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An automated traffic camera oversees the intersection of Eighth Street and West Broadway. The Iowa Senate has approved a bill requiring the removal of all automated traffic cameras, sending the measure to the House even as that chamber considers another proposal dealing with the devices.

Officials in Council Bluffs, one of eight Iowa cities that utilize automated traffic cameras, are keeping a close eye on the Iowa House, where legislation awaits action that could limit the use of the devices and/or allocate a portion of revenues generated by the cameras to the state.

The latter is almost laughably ironic in light of the ongoing short-sighted comments by some state lawmakers that the traffic cameras are a “cash grab” by city governments.

Legislation that would ban any use of the automated traffic cameras statewide has been approved in the Iowa Senate for the second year in a row. The Senate-approved legislation is one of two efforts that would control automated traffic cameras eligible for debate in the House.

According to Rep. Mary Ann Hanusa, R-Council Bluffs, the House bill would add regulations on the use of the cameras by cities and allocate 60 percent of any revenue generated by the cameras to the Iowa Department of Public Safety.

The Senate-approved legislation is, in our view, an extremely short-sighted solution to a problem that exists only in the minds of some senators — a view that, at least in Council Bluffs, is underscored by the numbers. Rather than installing the cameras to catch those who ignore the red lights, the city could randomly assign police officers to those intersections to cite violators.

Those who run a red light and are caught on a traffic camera pay a $100 fine. Those who are cited by a police officer face a $100 fine along with surcharges and court costs that raise the total closer to $200. We find it difficult to agree that the use of the city’s red-light cameras constitutes a “money grab.” Rather, we see it as a cost-effective means of addressing an ongoing problem.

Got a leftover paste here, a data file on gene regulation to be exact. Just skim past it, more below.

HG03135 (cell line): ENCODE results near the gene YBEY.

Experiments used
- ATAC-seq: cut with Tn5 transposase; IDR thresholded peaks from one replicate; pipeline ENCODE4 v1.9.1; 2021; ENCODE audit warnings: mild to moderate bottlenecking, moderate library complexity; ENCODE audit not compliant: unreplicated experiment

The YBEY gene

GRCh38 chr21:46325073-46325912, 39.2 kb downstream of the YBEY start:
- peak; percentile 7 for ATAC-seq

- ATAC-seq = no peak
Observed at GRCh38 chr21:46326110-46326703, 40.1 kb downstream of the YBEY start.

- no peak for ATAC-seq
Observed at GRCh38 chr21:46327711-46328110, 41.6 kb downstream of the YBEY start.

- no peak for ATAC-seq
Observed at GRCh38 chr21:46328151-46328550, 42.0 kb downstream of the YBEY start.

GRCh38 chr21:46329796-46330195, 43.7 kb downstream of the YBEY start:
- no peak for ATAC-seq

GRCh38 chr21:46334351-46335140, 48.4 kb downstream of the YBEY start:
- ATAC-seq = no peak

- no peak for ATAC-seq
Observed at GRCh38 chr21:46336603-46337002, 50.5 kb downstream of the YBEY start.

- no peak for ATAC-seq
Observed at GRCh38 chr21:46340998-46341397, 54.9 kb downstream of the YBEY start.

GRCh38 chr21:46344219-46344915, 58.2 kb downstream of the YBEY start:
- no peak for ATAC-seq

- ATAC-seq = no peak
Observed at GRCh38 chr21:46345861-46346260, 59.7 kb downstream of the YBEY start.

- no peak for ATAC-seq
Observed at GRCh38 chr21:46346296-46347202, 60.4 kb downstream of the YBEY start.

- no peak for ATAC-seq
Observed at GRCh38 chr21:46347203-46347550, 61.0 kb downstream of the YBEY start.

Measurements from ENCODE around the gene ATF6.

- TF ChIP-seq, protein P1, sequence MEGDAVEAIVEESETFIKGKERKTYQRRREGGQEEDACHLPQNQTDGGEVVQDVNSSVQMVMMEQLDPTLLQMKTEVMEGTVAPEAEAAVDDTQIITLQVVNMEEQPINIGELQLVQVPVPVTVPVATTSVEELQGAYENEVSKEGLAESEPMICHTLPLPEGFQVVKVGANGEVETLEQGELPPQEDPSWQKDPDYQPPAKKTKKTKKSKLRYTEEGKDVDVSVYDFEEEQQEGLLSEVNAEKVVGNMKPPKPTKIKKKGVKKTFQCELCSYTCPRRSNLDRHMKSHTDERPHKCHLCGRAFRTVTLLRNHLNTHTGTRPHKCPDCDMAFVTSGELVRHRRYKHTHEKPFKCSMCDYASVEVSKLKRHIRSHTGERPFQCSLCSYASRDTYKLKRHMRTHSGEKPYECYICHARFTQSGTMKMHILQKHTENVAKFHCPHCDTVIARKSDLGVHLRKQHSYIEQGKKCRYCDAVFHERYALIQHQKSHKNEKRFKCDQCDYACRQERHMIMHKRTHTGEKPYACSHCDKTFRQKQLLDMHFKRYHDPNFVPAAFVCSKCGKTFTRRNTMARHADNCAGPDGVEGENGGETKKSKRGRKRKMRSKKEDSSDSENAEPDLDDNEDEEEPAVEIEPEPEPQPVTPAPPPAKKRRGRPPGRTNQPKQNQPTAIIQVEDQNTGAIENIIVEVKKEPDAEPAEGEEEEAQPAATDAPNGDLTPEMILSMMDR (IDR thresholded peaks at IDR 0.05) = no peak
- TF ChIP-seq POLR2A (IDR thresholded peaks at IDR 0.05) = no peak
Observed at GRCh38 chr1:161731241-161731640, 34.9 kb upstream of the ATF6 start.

The House bill is, in our view, doubly ironic.

As with the Senate, some in the House have viewed the use of automated cameras as a “money grab” by cities. Last year, the nonpartisan Legislative Services Bureau estimated that the Senate-proposed statewide ban on the automated cameras would cost local governments about $12 million annually. Suddenly, some in the House see that $12 million as means of buoying up a cash-strapped Iowa Department of Public Safety. Given the ongoing state need, the “money grab” has become a “cash cow.”

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Equally as ironic is the House bill’s attempt to add state regulation to cities utilizing the cameras. Last May, the Iowa Supreme Court shot down an effort by the Iowa Department of Transportation to regulate use of speed-detecting cameras on highways and interstates located inside city limits.

“Suppose the cities decided to station numerous patrol cars on (interstates and highways within city limits) to catch and ticket speeders,” Justice Edward Mansfield wrote. “Could the IDOT issue a rule banning that practice on the grounds that it has ‘jurisdiction and control’ over these roads? Clearly not.”

The same argument should, in our view, support decisions by local governments rather than the Iowa Legislature over the use of red-light cameras.

Automated traffic camera regulations approved by the Senate and proposed by the House do nothing to improve enforcement of existing laws or improve traffic safety. The annual effort should once again die in the House.

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